Q: How do you think we can continue to create and share art during this time?

I have never been more grateful for social media. The people who have access to it and have the space to move and teach class are doing it. It is an interesting creative challenge; it reminds me of an assignment from school. You have to create something in an 8x10ft room in NYC. But people are doing it. I see people building blogs and websites that they would never have had the time to before. I see it everyday people are posting things they write or create in their apartment and it is beautiful. It drives you. You don't need lights and costumes to create art. I think it will give opportunities for more innovative methods of creation.

Q: What social changes and responsibilities have you seen people making during the pandemic?

It is very interesting to live in New York right now. I am right next to Central Park so I go for a walk sometimes. You see some people really listening to the six feet social distancing rules and some people not. I see people less frequently. You are more likely to see people keep distance and have that awareness, to respect each other's space. That never happens in New York. People never do that. They don't even look up, they just barrel past and run into you. You expect people to be anxious in public. But you also see smiles. You see people smile at the grocery store or when you pass them on the street and that is really nice. People still have to interact in a way that is not anxiety producing. New York has been, every night at 7 p.m., applauding healthcare workers. People go on to their balconies and roofs and scream and cheer for five minutes and that is really cool. I see people doing it and everyone is smiling and cheering and applauding the beautiful efforts of the healthcare workers.

Q: Do you think the pandemic will make us a more socially conscious society? If so, how?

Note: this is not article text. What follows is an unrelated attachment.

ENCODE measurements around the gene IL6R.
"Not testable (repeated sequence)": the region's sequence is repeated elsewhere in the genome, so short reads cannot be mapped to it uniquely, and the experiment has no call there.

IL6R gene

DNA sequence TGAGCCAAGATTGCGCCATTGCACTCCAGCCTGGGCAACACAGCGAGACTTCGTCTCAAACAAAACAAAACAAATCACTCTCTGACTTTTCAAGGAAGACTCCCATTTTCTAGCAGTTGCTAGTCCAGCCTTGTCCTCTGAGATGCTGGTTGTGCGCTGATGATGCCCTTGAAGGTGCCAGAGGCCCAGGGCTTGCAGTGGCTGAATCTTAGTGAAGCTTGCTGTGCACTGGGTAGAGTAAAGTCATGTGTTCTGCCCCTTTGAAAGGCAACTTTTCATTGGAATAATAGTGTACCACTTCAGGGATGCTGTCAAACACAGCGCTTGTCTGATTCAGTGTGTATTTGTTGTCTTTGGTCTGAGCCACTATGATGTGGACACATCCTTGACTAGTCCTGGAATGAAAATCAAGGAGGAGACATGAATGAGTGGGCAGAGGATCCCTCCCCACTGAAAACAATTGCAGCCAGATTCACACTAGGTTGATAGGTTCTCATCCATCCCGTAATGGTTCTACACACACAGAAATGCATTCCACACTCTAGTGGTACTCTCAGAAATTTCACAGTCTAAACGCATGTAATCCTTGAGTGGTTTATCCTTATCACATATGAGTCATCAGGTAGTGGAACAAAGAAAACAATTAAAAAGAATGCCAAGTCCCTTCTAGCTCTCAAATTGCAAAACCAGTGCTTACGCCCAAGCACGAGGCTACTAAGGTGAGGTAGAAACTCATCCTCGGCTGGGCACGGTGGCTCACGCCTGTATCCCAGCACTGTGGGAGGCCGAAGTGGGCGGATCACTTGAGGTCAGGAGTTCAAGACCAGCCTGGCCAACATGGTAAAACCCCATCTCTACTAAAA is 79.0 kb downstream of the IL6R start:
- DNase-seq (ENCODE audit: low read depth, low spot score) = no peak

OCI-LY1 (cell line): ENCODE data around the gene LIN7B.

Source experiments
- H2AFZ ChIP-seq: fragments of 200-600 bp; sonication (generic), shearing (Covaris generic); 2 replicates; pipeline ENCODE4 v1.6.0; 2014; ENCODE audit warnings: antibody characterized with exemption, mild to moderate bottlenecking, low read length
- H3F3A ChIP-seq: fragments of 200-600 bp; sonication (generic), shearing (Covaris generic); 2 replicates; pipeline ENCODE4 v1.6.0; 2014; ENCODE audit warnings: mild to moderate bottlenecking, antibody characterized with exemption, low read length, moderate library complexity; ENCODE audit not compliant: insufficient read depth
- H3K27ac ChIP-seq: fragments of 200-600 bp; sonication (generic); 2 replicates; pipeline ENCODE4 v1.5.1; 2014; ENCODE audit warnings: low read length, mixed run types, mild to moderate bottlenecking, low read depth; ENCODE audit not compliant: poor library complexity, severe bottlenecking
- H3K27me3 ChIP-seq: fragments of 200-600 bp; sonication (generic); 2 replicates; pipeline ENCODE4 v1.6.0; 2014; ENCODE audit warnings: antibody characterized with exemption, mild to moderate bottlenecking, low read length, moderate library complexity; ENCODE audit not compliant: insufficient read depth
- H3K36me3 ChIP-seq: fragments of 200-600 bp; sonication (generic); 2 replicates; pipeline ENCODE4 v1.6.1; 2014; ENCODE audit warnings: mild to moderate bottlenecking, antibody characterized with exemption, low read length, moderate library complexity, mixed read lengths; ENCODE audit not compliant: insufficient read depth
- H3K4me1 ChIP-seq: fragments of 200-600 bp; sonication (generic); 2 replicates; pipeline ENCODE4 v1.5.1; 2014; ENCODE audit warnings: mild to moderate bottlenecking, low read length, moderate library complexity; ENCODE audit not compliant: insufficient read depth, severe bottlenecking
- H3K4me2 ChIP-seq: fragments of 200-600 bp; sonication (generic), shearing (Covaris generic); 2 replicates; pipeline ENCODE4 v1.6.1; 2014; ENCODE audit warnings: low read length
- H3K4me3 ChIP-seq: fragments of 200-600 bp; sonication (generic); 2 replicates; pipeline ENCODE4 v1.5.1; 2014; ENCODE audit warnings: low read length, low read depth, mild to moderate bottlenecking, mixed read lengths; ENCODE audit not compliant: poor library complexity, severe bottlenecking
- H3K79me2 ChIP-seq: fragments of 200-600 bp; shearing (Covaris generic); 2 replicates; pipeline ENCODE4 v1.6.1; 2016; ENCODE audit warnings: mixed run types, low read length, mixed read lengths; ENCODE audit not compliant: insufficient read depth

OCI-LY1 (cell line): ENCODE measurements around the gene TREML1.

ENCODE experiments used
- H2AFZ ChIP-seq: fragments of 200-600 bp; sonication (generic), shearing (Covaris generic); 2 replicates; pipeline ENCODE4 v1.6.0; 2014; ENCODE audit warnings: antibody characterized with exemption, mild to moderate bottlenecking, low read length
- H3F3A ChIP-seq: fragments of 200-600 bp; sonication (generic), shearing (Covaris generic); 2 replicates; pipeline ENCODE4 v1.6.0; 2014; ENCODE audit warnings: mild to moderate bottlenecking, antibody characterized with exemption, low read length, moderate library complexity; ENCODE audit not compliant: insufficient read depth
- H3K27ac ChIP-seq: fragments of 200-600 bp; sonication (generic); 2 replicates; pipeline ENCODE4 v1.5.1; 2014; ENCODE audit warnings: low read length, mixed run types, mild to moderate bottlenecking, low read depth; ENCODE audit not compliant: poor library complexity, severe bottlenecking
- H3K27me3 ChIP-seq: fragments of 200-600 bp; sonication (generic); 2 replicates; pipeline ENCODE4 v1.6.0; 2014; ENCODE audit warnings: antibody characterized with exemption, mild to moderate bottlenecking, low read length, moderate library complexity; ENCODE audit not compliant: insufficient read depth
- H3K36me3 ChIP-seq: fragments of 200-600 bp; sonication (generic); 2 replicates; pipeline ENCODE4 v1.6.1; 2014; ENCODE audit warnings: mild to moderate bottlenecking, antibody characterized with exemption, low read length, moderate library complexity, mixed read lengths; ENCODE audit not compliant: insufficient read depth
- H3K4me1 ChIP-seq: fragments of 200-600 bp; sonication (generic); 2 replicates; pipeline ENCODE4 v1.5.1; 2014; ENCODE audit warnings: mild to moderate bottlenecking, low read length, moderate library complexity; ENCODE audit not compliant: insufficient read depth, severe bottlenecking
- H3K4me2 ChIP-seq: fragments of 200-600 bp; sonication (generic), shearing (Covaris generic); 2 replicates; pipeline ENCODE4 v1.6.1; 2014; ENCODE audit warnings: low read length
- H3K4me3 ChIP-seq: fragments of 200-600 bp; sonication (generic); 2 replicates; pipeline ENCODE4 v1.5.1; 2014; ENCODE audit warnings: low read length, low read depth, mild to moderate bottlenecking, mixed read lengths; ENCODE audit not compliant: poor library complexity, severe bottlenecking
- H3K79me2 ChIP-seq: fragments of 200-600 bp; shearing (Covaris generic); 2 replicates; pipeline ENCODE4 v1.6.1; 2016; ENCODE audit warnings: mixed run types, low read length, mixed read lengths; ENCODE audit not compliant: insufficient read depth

I do. At least temporarily. I wonder if after a couple years things will go back to the way they were before. I hope in general people will remember personal hygiene and if they are sick, stay home from work. I hope employers in all industries will change their sick pay. I hope the government will be more prepared for something like this in the future. I think people will be happy to go back to hugging and hanging out as long, as we keep in mind being thoughtful when we are sick.

Q: Using the idea of “worldmaking” how do you imagine the performing arts world after the pandemic? (Worldmaking: How you can re-imagine the world in your own terms, the way you want it to be. Using this tool one can construct new worlds and write themselves into narratives that have excluded them and systems that have disabled them.)

I would hope that the greater world recognizes even more so how much art and entertainment is essential to their happiness and well being. Everyone is home right now watching movies and listening to music. If we didn't have art right now, people would feel that absence in a hugely negative way. So I hope that we have support from the world going forward, in many ways. I hope there are organizations and grants that support artists and that we feel the value of our worth and run with that after this. I’d love to see a world where no one hesitates to make the art they dream of making. I think we’ve all realized that life is short, anything can happen, and your world can change overnight. So I hope I see artists not holding back and just putting their art out there because it’s going to benefit the world. I hope people really relish in the joy of sharing art, or going out to see it in the world after this. I would like to see a world in our industry, and greater than our industry, that actively acknowledges the value of the arts and artists and fuels their work.

Transcription courtesy of